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Maine DEP suspends permit for CMP corridor project

The suspension announcement came Tuesday evening.

Editor's note: This video originally aired on Nov. 22.

The Maine Department of Environmental Protection suspended the permit for the CMP corridor project Tuesday night, officials say.

This news came after Monday's public hearing where the department heard feedback on the New England Clean Energy Connect (NECEC) lease decision

The 145-mile power line in western Maine to carry hydropower from Quebec to Massachusetts is tied up in legal battles after Question 1 passed.

Earlier this month 60% of Maine voters voted in favor of the citizens referendum to block the project.

Maine DEP Commissioner Melanie Loyzim suspended the permit unless and until: 

A. A court grants NECEC Transmission LLC and Avangrid Networks, Inc's request for a preliminary injunction and allows continued construction of the project pending the final outcome of the case or

B. If the court doesn't grant an injunction, final disposition of the legal challenge to the approval of the Issue One referendum in favor of NECEC Transmission LLC and Avangrid Networks, Inc. 

While the permit is suspended, all construction must stop, according to Maine DEP.

NECEC announced a temporary halt of construction late last week following a request from Gov. Janet Mills.

The company is expected to release a statement Tuesday evening, according to a spokesperson. 

Read the full document from Maine DEP below. 

Thorn Dickinson, president and CEO OF NECEC Transmission, released the following statement after the suspension:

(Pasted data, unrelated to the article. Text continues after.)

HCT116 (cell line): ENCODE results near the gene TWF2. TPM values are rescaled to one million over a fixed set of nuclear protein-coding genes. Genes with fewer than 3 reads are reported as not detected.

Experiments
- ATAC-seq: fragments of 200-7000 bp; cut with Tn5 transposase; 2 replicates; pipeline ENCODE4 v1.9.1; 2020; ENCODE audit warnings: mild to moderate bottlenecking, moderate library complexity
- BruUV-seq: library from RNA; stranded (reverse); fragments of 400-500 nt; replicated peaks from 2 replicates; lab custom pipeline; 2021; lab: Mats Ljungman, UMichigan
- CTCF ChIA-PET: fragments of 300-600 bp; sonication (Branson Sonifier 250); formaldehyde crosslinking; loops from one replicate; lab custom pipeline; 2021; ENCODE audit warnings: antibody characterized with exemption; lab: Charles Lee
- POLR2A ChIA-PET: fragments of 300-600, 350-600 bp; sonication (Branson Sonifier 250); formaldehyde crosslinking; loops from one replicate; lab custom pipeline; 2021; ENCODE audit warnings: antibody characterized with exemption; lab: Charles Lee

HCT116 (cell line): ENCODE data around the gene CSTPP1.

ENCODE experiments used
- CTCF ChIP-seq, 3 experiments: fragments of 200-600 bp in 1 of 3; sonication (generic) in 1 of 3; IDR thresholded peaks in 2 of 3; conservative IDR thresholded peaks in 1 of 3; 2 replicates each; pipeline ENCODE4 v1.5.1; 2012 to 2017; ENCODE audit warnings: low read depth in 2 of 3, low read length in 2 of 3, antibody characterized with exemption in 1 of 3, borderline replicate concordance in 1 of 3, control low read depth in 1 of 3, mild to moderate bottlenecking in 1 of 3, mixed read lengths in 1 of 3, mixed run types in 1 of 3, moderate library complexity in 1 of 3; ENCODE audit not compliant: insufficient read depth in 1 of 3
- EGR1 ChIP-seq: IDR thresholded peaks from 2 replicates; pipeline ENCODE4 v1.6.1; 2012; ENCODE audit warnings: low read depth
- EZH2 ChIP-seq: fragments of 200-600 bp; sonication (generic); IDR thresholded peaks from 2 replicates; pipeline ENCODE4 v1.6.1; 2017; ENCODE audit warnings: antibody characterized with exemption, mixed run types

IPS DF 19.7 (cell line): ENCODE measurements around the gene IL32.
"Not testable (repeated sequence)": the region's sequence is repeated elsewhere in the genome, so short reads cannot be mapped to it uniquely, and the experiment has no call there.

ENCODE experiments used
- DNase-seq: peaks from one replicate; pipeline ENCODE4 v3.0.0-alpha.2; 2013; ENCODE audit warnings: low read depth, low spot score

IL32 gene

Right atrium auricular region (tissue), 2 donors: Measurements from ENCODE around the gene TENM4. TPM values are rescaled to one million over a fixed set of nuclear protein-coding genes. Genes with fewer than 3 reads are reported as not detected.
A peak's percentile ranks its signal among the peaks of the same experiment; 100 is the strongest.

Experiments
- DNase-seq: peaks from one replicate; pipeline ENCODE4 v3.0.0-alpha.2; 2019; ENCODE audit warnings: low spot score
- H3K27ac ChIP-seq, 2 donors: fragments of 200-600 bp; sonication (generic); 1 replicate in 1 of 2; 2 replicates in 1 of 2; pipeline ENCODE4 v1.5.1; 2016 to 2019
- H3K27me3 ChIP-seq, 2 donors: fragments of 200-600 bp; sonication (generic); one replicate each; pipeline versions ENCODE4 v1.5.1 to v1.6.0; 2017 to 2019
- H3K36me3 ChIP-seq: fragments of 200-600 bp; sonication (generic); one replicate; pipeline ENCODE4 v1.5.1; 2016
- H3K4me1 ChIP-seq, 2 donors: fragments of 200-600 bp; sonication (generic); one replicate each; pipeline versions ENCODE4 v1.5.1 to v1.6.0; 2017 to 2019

"We are disappointed with the decision from the Maine Department of Environmental Protection to suspend its permit for the New England Clean Energy Connect. The NECEC has gone to great lengths to mitigate the environmental impacts of the project affecting only a thousand acres of land while committing to preserve 40,000 acres.

"Moreover, and perhaps most importantly, there has been no change in the real and serious need for this project to address climate change – which the MDEP, after thoroughly analyzing the environmental impacts and alternatives to the project, correctly concluded presents the “single greatest threat to Maine’s natural environment.

"Since the NECEC voluntarily chose to halt construction on Friday, we see no need for the MDEP to suspend the permit. We remain committed to the construction of the corridor and the significant reduction of more than three million metric tons of carbon emissions it will bring to Maine and New England annually. We look forward to next month’s hearing in the Maine Business Court where we will present our arguments that the initiative is unconstitutional and cannot be lawfully applied to stop this vital project."

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